14 MARCH 1998, Page 53


Classic beauties

James Delingpole

ad Our Mutual Friend (BBC 2, Mon- day) and Tess of the D'Urbervilles (ITV, Sunday and Monday) been shown on con- secutive days two years ago, I wouldn't have dreamed of watching either. Not after having gorged myself sick on Pride and Prejudice, Persuasion, Middlemarch et aL Coming in the wake of Driving School, Hotel, The Cruise, Poodle Parlour, Maggot Farm, Small Chartered Accountancy Firm, Mortuary!, Street Sweepers and all those other ever-more-tedious 'clocu-soaps', how- ever, classic costume drama suddenly seems a breathtakingly clever and original concept. Especially when handled as well as these two beauties.

Our Mutual Friend is bound to receive the most extravagant plaudits for the sim- ple reason that it's probably the most bril- liant Dickens adaptation ever. So let's first put in a few good words for Tess, which was given an unfairly lukewarm reception from most of the critics I've read. Ignorant fools.

Though sensitively directed by Ian Sharp, faithfully adapted by Ted Whitehead, and beautifully acted by a young and largely unknown cast led by Justine Waddell and Oliver Milburn, the drama laboured under two big disadvantages. First, Roman Polan- ski had already been there, done that with his hugely pretty, sensuous movie version starring Nastassja Kinski. Second, Hardy being the Victor Meldrew of Victorian lit- erature, there was never going to be a scene at the end where the heroine got to wed rich Mr Right and live happily ever after.

Sarah Wilson's production got over prob- lem number one by finding a Tess (Wad- dell) damn nearly as gorgeous as Kinski; matching Polanski shot-for-shot in the cute girls in bonnets/dairy herds at dawn/potato fields beneath louring skies/general bucolic splendour stakes; and by actually filming on location in Dorset, which Polanski couldn't do because a legal problem involv- ing under-age girls confined him to France.

Problem number two, of course, is pretty much insoluble. If, that is, you consider it a problem. Personally, I find that Hardy's relentless, overpowering ghastliness is pre- cisely what makes his work such a treat. It's like watching those horror movies where the teenagers are trapped in a spooky house and one by one they go to investigate the strange noise in the cellar. 'Don't split up! You'll all die!' you scream. But you're secretly rather pleased when they do. In the same way, I kept wanting to yell at Tess: `Don't tell Angel about the baby! He's a frightful prig!' and 'Just run away from Alec, you stupid girl! There's no need to stab him as well.' But I doubt it would have been half as much fun if she'd listened.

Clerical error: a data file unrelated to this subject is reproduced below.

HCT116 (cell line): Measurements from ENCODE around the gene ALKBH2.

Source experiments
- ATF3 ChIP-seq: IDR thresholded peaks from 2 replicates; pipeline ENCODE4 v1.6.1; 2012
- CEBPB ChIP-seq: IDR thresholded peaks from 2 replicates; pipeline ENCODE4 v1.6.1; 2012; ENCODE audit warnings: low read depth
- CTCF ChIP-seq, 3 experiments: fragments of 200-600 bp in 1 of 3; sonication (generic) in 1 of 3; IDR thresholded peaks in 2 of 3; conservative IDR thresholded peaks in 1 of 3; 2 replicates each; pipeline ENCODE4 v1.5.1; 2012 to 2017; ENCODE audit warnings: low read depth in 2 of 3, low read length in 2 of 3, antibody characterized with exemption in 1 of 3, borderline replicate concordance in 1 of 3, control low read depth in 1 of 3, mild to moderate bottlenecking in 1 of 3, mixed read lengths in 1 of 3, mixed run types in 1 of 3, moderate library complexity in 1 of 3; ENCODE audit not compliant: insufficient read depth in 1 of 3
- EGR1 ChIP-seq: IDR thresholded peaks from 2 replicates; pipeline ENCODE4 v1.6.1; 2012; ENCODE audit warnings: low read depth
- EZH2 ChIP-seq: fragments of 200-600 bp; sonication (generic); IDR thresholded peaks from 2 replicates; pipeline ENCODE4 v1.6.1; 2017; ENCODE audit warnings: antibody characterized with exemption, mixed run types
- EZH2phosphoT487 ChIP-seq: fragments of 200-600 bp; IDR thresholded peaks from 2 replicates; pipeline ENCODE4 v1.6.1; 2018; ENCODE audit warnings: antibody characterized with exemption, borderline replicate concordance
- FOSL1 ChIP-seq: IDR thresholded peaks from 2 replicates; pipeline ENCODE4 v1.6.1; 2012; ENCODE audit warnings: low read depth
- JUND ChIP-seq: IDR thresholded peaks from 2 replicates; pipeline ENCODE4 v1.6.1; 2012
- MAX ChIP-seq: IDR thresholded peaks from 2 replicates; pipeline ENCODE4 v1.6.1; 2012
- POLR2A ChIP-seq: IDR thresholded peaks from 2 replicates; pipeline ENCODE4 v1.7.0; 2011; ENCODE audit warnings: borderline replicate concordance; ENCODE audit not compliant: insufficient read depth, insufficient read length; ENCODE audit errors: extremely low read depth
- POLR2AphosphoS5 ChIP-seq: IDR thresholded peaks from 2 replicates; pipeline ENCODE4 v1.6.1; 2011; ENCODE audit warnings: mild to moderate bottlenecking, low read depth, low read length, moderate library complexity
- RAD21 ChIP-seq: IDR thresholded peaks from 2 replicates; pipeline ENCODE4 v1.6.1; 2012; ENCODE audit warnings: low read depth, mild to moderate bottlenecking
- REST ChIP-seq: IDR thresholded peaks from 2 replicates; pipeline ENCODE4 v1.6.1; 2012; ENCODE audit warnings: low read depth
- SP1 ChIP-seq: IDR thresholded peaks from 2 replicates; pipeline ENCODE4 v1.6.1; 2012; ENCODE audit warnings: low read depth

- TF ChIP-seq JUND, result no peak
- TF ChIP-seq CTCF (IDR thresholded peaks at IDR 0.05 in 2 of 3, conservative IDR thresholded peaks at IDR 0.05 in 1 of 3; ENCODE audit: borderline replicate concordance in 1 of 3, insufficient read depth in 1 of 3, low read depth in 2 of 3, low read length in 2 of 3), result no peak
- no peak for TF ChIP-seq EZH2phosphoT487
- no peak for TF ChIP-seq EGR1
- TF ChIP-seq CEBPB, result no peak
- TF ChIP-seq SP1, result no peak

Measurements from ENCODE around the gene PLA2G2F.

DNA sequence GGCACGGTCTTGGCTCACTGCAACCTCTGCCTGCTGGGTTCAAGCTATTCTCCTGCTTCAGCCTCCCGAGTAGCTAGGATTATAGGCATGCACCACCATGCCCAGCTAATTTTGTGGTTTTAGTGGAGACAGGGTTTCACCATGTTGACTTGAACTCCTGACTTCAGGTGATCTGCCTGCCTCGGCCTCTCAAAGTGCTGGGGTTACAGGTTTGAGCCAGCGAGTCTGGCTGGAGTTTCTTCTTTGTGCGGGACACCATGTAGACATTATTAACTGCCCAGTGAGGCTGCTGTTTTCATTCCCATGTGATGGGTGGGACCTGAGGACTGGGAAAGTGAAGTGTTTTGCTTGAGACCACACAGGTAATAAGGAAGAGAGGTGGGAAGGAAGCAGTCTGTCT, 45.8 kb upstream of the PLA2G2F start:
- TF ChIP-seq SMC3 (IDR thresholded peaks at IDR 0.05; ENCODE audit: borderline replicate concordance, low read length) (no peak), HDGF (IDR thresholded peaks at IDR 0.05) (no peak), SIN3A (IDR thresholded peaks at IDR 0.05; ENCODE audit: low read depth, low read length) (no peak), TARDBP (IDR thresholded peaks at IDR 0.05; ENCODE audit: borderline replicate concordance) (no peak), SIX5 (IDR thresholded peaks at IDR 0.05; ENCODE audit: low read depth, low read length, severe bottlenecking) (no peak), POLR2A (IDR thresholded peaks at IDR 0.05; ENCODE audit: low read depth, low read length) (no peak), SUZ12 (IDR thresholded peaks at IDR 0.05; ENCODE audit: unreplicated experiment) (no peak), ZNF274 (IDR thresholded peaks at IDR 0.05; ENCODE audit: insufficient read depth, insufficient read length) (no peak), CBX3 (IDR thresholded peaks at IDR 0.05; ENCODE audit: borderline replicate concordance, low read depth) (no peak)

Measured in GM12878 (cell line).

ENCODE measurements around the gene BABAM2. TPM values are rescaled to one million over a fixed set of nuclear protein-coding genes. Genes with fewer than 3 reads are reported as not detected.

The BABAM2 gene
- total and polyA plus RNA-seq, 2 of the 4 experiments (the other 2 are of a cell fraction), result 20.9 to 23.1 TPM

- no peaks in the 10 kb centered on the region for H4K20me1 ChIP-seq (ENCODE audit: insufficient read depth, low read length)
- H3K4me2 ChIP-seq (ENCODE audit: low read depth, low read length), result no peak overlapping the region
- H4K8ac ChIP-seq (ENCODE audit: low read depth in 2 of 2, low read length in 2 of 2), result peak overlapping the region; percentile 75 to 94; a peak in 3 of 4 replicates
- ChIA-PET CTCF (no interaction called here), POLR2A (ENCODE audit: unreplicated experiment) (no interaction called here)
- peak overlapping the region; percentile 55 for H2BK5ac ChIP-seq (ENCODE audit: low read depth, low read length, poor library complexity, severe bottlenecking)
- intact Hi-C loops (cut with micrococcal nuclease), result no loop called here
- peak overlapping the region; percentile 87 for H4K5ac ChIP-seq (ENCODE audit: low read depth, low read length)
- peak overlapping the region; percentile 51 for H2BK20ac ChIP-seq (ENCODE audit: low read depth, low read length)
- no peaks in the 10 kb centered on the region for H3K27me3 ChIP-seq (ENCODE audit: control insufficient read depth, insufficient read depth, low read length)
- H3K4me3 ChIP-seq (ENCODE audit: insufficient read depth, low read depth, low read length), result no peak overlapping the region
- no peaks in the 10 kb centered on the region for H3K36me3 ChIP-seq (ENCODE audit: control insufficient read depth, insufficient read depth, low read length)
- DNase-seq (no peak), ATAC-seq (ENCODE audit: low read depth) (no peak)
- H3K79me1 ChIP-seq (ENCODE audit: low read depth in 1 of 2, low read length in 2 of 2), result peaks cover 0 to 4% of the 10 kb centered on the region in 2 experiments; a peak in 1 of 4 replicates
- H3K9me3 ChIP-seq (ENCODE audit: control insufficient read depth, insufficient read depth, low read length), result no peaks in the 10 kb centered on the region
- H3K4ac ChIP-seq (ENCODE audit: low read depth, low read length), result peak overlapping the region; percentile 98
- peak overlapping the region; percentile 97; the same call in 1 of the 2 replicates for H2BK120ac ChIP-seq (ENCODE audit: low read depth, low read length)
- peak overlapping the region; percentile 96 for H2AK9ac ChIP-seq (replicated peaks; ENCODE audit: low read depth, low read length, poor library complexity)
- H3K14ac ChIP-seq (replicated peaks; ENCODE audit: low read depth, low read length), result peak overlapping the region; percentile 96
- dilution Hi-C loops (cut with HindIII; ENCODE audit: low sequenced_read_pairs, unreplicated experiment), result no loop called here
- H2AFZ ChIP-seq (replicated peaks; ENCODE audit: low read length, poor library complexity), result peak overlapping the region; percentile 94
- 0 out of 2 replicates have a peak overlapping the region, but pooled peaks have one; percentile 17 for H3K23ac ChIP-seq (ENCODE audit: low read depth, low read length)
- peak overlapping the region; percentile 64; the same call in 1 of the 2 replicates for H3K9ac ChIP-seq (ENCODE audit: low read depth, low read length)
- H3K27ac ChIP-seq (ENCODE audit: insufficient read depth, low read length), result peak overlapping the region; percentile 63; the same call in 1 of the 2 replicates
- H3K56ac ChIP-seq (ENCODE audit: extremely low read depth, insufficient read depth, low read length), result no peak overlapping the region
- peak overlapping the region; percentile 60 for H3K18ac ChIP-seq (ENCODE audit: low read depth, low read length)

Call me a sicko, but I'm sure that quite my favourite scene in the whole of English literature is the hilarious passage where Jude the Obscure discovers his children's suicide note: 'Done because we are too menny.' And my least favourite? Bound to be something by that tiresomely mawkish, whingeing caricaturist, Charles Dickens. Sorry. I know I'm in a minority here. But I'm afraid most of his stuff makes me feel quite ill.

So it must say a great deal for Sandy Welch's adaptation of Our Mutual Friend that, after the first episode, I felt a strong urge to go and read the book. I got the impression that, a bit like A Tale of Two Cities, Our Mutual Friend shows Dickens at his least Dickensian: believable characters instead of dribbling grotesques; a racy plot unburdened by too much hand-wringing or moralising. Either that or the production has made a good job of toning down Chazzer's usual excesses.

What I like best about this truly splendid production (produced by Catherine Wear- ing, directed by Julian Farino), is the way it sticks two fingers up at all those pampered, downmarket viewers whom most other pro- gramme-makers seem so terrified of offending. Which probably explains why the BBC felt compelled to plug it so franti- cally in the days leading up to transmission.

Instead of trying to portray Victorian London as a bright, jolly, Dickensian theme-park swarming with pretty little match girls in designer rags and cheery, red-faced men with frock coats and top hats, it shows it as it very probably was: grim, filthy and almost perpetually shroud- ed in darkness. The downside of this is that, half the time, you can barely make out who's who or what's going on. But, hey, what a courageous decision to sacrifice visi- bility for authenticity!

Equally impressive, I think, is its magnifi- cently cavalier treatment of its all-star cast. Paul McGann, Peter Vaughan, Timothy Spall, Kenneth Cranham, David Morrissey, Anna Friel (formerly Beth from Brook- side), Keeley Hawes, Pam Ferris: any one of these actors would be grand enough to headline their own series, yet here they're barely allowed more than a couple of lines apiece. What normally happens in this situ- ation is that the luvvies attempt to compen- sate by turning their spear bearers into full-blown Lears. Not here. The acting, like the production, is gloriously, almost suici- dally understated.

I pray that Our Mutual Friend will attract ratings figures as favourable as its reviews. But I fear it is a rare aberration, whose like the morons and philistines in charge of programming will never permit us to see again.

`What do you mean last request .. . he's not dying.'